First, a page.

Hackers are abusing an anti-cheat system driver for the massively popular Genshin Impact game to disable antivirus software while ransomware attacks.
The driver/module, “mhypro2.sys,” doesn’t need the target system to have the game installed, and it can operate independently or even embedded in malware, offering the threat actors a powerful vulnerability that can disable security software.
The vulnerable driver has been known since 2020 and gives access to any process/kernel memory and the ability to terminate processes using the highest privileges.
Researchers reported the issue to the vendor multiple times in the past. However, the code-signing certificate hasn’t been revoked, so the program can still be installed on Windows without raising any alarms.
To make matters worse, there have been at least two proof-of-concept exploits [1, 2] on GitHub since 2020, with full details on how to read/write kernel memory with kernel mode privileges from user mode, enumerate threads, and terminate processes.
Abusing Genshin Impact’s anti-cheat system
In a new report by Trend Micro, researchers have seen evidence of threat actors abusing this driver since late July 2022, with ransomware actors using it to disable otherwise properly configured endpoint protection solutions.
The threat actors used ‘secretsdump’ and ‘wmiexec’ against a targeted endpoint and then connected to the domain controller via RDP using the snatched admin credentials.
The first action taken on the compromised machine was to transfer mhyprot2.sys to the desktop along with a malicious executable ‘kill_svc.exe,’ which is used to install the driver.
Next, the intruders dropped ‘avg.msi,’ which in turn drops and executes the following four files:
- logon.bat – A batch file that executes HelpPane.exe, kills antivirus and other services, and executes svchost.exe
- HelpPane.exe – A malicious file masquerading as Microsoft Help and Support executable; Similar to kill_svc.exe, it installs mhyprot2.sys and kills antivirus services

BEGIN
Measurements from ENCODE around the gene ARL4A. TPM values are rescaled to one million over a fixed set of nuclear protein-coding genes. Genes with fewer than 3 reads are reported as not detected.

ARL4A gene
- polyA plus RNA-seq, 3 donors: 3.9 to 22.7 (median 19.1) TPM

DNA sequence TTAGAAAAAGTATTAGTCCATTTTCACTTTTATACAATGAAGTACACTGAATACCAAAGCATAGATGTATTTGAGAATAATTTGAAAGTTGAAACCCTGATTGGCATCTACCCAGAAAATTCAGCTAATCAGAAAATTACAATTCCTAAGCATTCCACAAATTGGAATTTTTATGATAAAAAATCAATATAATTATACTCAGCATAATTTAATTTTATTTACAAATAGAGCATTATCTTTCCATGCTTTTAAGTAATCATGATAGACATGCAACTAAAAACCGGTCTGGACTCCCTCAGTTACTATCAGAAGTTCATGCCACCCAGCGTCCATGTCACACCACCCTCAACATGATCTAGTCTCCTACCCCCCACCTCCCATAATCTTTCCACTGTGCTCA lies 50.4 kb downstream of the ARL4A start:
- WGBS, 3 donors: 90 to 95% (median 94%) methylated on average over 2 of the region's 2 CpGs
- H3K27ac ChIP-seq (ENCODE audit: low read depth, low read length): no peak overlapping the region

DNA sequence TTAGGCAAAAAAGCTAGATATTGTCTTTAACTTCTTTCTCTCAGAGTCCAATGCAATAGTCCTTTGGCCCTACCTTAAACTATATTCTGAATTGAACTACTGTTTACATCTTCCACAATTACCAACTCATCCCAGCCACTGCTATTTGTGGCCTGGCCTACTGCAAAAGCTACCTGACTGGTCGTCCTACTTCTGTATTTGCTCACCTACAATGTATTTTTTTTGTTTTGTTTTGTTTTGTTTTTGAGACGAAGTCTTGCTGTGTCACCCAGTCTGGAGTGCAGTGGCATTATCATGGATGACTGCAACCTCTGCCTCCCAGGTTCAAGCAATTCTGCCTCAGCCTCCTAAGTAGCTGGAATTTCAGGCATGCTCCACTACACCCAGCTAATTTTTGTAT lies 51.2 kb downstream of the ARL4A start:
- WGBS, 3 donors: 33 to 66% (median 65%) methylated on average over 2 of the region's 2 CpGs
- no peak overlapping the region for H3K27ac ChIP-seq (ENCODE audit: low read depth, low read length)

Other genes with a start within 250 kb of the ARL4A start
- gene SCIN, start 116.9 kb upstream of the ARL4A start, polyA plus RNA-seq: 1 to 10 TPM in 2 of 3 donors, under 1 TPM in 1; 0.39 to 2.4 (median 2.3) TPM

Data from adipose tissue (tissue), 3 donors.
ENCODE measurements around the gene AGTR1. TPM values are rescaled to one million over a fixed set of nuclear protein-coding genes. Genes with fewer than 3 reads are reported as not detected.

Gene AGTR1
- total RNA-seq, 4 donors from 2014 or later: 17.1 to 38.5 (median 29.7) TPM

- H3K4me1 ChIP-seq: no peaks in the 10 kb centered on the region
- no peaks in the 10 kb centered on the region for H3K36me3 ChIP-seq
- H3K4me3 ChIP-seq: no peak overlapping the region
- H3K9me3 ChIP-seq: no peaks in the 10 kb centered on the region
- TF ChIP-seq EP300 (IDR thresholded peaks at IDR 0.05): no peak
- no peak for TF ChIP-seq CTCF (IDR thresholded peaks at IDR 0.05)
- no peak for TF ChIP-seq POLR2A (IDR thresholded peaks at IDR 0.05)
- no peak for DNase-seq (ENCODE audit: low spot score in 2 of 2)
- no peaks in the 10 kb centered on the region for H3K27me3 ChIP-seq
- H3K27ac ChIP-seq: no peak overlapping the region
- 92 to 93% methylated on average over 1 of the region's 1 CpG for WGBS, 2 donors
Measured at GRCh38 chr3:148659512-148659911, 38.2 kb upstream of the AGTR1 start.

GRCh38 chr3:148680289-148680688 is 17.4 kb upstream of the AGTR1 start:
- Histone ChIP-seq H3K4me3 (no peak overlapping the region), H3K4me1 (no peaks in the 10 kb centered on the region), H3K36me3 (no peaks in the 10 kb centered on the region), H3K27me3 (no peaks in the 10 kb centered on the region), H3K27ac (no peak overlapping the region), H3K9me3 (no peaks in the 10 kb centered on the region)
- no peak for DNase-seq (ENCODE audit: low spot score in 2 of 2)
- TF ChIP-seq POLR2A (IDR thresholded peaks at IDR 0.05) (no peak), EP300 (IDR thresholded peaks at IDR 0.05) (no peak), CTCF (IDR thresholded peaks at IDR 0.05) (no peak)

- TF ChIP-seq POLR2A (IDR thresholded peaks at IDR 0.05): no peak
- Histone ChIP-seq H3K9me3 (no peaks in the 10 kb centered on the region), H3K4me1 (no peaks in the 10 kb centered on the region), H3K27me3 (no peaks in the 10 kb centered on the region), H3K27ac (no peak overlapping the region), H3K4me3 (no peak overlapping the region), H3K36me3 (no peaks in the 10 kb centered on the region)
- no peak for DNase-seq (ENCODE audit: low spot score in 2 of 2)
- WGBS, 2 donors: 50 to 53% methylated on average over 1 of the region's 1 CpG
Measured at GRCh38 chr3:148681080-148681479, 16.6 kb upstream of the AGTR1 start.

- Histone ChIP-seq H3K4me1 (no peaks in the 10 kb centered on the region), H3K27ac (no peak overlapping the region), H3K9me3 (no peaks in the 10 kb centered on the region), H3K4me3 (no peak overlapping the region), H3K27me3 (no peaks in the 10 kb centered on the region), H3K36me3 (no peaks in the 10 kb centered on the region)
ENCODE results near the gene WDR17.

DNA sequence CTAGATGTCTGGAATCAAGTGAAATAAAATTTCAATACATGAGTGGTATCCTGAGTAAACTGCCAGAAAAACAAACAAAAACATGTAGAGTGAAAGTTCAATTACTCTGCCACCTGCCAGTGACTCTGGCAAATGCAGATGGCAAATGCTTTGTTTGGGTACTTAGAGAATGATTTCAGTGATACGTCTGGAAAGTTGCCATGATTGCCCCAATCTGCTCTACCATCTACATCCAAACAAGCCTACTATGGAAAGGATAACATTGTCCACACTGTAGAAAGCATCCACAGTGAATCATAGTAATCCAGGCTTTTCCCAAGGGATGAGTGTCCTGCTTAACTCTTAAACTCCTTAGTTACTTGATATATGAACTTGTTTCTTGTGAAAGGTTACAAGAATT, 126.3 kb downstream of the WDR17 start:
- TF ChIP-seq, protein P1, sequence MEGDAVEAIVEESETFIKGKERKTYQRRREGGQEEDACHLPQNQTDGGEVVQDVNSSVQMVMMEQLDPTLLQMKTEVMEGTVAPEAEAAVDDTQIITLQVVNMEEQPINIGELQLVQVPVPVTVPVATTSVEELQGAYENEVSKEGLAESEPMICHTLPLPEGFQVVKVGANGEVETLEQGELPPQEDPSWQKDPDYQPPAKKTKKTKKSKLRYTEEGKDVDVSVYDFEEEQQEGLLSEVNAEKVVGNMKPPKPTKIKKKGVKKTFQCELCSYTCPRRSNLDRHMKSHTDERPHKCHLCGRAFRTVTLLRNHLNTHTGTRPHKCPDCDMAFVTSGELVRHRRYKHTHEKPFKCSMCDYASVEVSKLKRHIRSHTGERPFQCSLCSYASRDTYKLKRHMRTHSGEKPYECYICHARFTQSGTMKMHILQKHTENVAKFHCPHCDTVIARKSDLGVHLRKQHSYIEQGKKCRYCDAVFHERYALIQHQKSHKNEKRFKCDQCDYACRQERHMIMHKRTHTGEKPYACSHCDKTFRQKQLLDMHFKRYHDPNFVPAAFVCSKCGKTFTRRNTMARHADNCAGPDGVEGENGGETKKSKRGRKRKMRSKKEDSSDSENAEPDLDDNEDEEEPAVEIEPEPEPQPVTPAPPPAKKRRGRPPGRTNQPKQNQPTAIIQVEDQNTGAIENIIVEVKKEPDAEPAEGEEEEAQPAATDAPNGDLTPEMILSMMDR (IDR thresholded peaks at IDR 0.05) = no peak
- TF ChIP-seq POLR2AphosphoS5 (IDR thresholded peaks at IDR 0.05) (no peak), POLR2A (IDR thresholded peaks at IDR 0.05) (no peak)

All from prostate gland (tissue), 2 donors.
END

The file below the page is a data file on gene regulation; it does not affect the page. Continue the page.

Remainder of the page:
- mhyprot2.sys – The vulnerable Genshin Impact anti-cheat driver
- svchost.exe – The ransomware payload
Trend Micro comments that the threat actors tried and failed thrice to encrypt the files on the attacked workstation, but the antivirus services were successfully disabled. Eventually, the adversaries moved “logon.bat” on the desktop and executed it manually, which worked.
Finally, the threat actor loaded the driver, the ransomware, and the ‘kill_svc.exe’ executable on a network share for mass deployment, intending to infect more workstations.
Trend Micro did not share what ransomware was being used in these attacks.
Protecting your devices
Trend Micro warns that hackers’ deployment of the anti-cheat module may increase, as even if the vendor responds and fixes the flaw, old versions of it will continue to circulate.
“It is still rare to find a module with code signing as a device driver that can be abused,” comment the researchers.
Security research Kevin Beaumont advises that admins can defend against this threat by blocking the “0466e90bf0e83b776ca8716e01d35a8a2e5f96d3” hash on their security solution, which corresponds to the vulnerable mhypro2.sys driver.
Finally, defenders should monitor event logs for the specific service installation, named “mhyprot2.”